AUTHORHogan, Michael J.
TITLEHiroshima in History and Memory
PUBLISHERCambridge University Press
CITYCambridge, England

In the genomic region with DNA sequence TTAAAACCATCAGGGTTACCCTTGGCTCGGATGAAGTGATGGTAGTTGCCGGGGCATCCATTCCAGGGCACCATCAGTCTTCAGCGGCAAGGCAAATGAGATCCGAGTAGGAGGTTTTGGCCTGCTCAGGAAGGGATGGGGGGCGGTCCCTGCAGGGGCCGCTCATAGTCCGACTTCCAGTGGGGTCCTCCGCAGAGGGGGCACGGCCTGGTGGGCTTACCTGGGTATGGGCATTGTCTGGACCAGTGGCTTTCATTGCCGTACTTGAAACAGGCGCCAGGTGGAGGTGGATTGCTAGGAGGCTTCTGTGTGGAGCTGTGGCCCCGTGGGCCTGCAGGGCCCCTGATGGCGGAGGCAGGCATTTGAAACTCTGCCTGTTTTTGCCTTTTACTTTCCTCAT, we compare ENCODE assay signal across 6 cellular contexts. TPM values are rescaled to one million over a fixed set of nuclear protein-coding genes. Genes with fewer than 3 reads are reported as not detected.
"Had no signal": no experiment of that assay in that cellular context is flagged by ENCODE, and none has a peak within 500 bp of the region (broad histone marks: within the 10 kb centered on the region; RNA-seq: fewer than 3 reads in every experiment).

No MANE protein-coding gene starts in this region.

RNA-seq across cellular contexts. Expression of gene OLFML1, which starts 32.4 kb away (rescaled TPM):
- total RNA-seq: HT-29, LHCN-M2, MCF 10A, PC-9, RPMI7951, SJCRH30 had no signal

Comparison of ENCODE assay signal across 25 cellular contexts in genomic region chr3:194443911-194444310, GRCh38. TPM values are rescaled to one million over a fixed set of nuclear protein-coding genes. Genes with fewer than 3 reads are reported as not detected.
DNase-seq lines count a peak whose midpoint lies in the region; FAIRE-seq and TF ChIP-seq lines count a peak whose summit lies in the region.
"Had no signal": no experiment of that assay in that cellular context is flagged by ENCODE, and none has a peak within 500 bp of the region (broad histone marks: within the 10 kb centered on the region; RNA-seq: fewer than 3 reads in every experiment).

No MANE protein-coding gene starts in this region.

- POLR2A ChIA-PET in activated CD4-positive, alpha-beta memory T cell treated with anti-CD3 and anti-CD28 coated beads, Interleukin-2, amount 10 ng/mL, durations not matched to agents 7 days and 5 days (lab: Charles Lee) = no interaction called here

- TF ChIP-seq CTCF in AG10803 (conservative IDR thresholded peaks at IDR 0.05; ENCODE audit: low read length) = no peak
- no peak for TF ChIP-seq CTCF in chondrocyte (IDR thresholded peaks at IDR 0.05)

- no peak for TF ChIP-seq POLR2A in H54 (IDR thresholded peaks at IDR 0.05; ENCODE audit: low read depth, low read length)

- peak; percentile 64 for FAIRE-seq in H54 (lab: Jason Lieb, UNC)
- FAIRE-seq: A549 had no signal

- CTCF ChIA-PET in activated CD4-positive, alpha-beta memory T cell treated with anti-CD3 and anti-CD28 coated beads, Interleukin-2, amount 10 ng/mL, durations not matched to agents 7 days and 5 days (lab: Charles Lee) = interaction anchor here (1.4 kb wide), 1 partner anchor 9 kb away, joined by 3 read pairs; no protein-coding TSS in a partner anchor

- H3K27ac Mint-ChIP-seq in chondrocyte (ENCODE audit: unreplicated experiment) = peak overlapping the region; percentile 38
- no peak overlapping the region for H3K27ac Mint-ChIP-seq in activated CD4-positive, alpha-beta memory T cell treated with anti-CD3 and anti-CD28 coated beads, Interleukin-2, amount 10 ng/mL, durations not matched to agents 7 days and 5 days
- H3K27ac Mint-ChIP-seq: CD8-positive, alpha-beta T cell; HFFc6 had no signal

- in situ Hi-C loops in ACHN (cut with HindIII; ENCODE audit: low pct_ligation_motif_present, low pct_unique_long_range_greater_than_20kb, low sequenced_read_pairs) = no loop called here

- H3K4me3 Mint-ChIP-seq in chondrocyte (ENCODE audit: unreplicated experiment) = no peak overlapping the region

This 1996 collection of nine essays surveys issues concerning the dropping of atomic bombs over Nagasaki and Hiroshima. The editor, Michael Hogan, writes the first essay to introduce the historical context of the bomb and the Pacific Theater of World War II. He also previews the other essays in the volume. Some of the essays deal with Hiroshima and Nagasaki as subjects of historical analysis, while others explore the tension between history and memory in both American and Japanese consciousness. J. Samuel Walker writes on the literature that has emerged from the use of the bombs against Japan. Barton Bernstein argues that Truman viewed the atomic bomb as just another weapon, and that its use was inevitable. He examines the other alternatives for ending the war and concludes that only the use of the bombs would have rapidly ended the war. In a final essay, Hogan evaluates the tension of memories about atomic warfare in the context of the Enola Gay controversy at the Smithsonian. The authors include historians Herbert Bix, John Dower, Paul Boyer, and Seiitsu Tachibana.

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